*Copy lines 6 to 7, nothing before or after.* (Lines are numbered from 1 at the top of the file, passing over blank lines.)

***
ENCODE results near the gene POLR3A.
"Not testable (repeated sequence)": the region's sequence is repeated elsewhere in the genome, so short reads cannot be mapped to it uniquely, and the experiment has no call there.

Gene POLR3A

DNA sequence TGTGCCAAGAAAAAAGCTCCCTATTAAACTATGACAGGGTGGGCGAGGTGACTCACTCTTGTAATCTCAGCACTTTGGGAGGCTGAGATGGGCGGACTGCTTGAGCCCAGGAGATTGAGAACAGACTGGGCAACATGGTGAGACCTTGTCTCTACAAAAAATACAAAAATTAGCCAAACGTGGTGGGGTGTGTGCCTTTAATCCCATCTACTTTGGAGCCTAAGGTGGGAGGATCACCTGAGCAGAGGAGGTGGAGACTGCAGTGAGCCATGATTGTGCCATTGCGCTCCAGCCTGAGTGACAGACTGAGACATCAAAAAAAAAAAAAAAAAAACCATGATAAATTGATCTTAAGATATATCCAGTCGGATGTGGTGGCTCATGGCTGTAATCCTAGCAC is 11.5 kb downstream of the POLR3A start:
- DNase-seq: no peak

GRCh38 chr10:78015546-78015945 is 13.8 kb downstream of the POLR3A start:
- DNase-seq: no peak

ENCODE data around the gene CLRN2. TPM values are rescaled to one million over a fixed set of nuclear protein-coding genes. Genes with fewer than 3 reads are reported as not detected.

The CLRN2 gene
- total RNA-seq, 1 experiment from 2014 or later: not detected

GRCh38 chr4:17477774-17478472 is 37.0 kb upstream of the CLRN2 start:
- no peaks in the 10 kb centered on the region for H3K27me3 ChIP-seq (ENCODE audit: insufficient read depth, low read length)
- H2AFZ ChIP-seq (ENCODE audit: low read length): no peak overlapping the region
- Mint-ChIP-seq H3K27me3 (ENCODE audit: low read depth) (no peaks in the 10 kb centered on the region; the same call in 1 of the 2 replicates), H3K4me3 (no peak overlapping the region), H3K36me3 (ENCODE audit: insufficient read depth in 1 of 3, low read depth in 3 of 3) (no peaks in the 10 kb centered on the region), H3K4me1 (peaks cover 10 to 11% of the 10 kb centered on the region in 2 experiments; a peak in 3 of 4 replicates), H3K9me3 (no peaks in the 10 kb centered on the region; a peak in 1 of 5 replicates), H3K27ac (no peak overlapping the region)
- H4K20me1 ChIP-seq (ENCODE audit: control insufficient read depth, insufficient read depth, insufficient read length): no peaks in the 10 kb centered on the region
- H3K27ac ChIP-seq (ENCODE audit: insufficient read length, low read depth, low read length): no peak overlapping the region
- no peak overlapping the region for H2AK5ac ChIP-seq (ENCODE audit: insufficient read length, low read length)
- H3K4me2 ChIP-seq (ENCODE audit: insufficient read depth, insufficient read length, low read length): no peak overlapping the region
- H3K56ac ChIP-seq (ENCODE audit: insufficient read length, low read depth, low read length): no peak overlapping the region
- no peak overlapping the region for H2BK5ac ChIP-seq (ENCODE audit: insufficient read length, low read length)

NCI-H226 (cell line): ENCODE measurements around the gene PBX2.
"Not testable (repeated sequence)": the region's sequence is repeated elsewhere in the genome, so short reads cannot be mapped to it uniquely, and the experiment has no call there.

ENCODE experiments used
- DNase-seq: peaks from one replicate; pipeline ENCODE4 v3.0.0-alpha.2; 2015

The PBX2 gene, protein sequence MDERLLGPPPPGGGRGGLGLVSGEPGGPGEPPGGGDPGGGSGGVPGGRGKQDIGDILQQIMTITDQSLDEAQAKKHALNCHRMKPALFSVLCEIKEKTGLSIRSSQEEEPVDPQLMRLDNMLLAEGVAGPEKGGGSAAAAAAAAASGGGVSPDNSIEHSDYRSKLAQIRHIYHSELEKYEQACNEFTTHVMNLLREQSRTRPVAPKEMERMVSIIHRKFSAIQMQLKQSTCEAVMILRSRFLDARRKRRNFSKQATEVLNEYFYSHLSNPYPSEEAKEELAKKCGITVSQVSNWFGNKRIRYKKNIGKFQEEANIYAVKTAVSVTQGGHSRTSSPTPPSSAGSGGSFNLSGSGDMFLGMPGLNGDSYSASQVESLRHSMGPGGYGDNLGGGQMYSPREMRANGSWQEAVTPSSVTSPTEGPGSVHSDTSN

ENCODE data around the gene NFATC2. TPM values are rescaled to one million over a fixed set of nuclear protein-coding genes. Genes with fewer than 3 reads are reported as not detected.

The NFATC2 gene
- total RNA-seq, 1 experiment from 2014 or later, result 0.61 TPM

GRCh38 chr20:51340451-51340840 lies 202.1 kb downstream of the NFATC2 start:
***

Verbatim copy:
GRCh38 chr10:78015546-78015945 is 13.8 kb downstream of the POLR3A start:
- DNase-seq: no peak